The Quarry of Light illuminates the Serenity of Venetian Art at Les Carrières des Lumières
Every year we wait with anticipation to hear which artists will be spotlighted in an immense audiovisual display at Les Carrières de Lumieres, the Quarry of Light. In the past, we have been treated to the Giants of the Renaissance, The Spanish Masters, Van Gogh, Chagall and other titans of art.
Imagine this: it’s hot outside and you walk through an entrance carved out of stone and enter into a cavern refreshingly dark and cool.
You find yourself inside a mine. Let’s talk about the scale, this is not the type of mine where Snow White’s seven dwarves worked. We’re talking about Indiana Jones kind of scale. Yes, that kind of size. And as you walk into this interior quarry, you find yourself moving through vast spaces where a display of moving artwork is projected everywhere from the towering limestone walls to the floor and the viewer gets transported through time and place along the canals and piazzas as well as the tiny streets and magnificent interiors of Venice. The experience is always accompanied by a spectacular selection of music.
This year at Les Carrières de Lumières, the famous underground quarry is once again transformed into a theater of mind-blowing proportions through the wizardry of technology, showing projected masterworks from Venice as well as the work of Yves Klein in Infinite Blue onto its limestone walls. Visitors will wander back through time to marvel at classical artwork and architectural wonders that make Venice a repository of artistic riches and a magnet for artists and art lovers of all kinds. They will explore the countless interiors and exteriors of famous landmarks such as St. Marks Basilica. We will also gaze upon works by beloved Venetian masters like Tintoretto, Bellini and Canaletto.
The Basilica of St. Mark
The history of Venice is as rich as the city is beautiful. When Constantinople, (modern-day Istanbul) the capital of the Byzantine empire, fell in 1204 the empire was divided up between Venice and its allies. Venice as the victor took off with the spoils of artistic antiquity which are now an intrinsic part of the Venetian aesthetic. Even today the influence that was brought back from the East remains part of the Venetian landscape.
Byzantine art is noted for its stylized and often ornate imagery; mainly religious frescoes and mosaics rather than naturalistic depictions. St. Mark’s Basilica is an incredible example of Byzantine architecture. The outside is magnificent while the interior is adorned with an astonishing amount of gold on and around its five domes.
Interior of St. Mark’s Basilica
Tintoretto, Bellini and Canaletto
Other Venetian artists and their masterpieces are included in the show featuring Tintoretto, Bellini and Canaletto. The eldest of these three, Giovanni Bellini known for his sensuous style, his luscious luminous colors and atmospheric landscapes. He had a tremendous influence on Venetian painting.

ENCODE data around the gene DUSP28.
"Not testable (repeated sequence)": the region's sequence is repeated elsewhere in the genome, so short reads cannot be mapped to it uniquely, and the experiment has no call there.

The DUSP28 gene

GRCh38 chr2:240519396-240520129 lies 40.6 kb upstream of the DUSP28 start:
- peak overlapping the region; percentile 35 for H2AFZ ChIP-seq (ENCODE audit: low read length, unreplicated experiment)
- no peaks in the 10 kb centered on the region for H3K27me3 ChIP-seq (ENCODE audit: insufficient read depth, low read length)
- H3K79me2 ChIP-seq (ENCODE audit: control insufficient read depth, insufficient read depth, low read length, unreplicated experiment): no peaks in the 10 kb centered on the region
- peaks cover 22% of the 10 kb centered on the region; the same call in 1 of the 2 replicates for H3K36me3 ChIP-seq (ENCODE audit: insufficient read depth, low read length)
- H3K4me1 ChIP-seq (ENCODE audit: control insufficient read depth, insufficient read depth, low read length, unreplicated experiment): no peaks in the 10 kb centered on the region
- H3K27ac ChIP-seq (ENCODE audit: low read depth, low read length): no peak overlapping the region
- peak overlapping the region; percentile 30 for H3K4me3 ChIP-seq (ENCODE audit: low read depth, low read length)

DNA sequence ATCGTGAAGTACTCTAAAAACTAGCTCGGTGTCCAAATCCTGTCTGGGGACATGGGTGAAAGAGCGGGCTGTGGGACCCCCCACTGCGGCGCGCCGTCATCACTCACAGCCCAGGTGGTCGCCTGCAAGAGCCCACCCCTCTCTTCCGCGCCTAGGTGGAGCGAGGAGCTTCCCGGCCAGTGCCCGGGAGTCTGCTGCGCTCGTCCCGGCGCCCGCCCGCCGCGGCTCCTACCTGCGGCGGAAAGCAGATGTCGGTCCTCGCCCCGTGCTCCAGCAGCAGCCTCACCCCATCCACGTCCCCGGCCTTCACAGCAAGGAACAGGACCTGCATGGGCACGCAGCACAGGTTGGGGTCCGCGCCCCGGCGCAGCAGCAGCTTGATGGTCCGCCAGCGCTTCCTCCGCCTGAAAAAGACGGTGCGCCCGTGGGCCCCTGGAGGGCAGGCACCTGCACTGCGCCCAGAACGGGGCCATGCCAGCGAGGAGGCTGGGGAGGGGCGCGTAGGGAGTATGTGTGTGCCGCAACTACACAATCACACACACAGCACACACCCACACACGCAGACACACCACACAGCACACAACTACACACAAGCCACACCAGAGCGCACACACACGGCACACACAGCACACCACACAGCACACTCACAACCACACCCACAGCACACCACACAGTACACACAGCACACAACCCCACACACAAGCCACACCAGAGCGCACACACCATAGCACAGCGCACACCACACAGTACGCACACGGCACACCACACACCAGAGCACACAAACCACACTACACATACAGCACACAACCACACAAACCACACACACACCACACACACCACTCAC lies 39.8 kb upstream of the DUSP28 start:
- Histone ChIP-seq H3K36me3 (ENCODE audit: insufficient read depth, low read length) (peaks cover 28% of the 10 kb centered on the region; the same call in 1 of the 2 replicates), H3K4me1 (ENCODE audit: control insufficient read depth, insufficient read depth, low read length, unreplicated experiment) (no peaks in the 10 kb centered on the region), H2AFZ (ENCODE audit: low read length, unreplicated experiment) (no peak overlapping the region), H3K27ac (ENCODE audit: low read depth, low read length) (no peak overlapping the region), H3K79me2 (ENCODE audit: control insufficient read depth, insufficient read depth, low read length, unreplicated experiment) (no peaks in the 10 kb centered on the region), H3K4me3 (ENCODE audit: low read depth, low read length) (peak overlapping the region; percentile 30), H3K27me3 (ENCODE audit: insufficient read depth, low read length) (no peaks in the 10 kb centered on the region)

Left “The Origin of the Milky Way” by Tintoretto, Right Images from Venise, La Sérénissime, Top Right: Madonna and Child with Saints by Giovanni Bellini
Yves Klein and a Blue Obession
In addition to the Venetian focus, Carrières des Lumières routinely presents another shorter video, and this year it is on the French artist Yves Klein.
Can you imagine being so obsessed with a color that you created a version and named it after yourself? Yves Klein made and named a shade of blue after himself: International Klein Blue or IKB. He became famous for his love of a special ultramarine-like blue. He burst onto the art scene in 1957 with his blue obsession.
Later in his short career, he kept pushing ways of applying paint. After using sponges and pigments, he turned to covering his female models in paint and proceeded to have them lay on his canvas and leave the imprints of their bodies.
Yves Klein’s animated artwork inside the Carrières des Lumières
Yves Klein’s animated artwork inside the Carrières des Lumières
The Limestone Quarry
It’s impossible to truly convey the proportions and impact of being inside a limestone mine where the walls are the backdrop to moving images accompanied by an equally inspirational soundtrack.
You are a small body in what feels like an ocean of artwork and light. You don’t just view the works of these masters, you swim in them. The quarry is so large you feel like an ant crawling along a canvas.
The limestone quarry also has a lovely cafe where our group of artists likes to enjoy a nice cafe au lait after watching the show.
Some choose to stay and watch the show another time after the first showing and some like to take in the magnificent scenery of the quarry. You will want to bring your cameras for this view!
We can’t wait to experience this new show with all of you this year! Les Carrières des Lumières is an extrodinary experience, let’s enjoy Venice and the work of Yves Klein. And perhaps a celebratory Bellini as well!
The Bellini cocktail was named in his honor by a bar owner who thought the color of the drink was similar to one of the togas of a saint in a Bellini Painting. The story goes the owner leaned over and pointed to the color of one of Bellini’s painted togas and that is where the name was born.
We might even enjoy our own Bellinis on our return from Les Carrières des Lumières back at the Chateau. We can reminisce on the incredible show while we have our own taste of Venice through these delightful and peachy cocktails.
Blogger: Julie Snyder
Julie Snyder is a professional artist and also the programs director of Workshops In France. A native of Scotland, she is a seasoned traveler who splits her time between California and France. You can learn more about her role with Workshops in France here and about her painting on her website.
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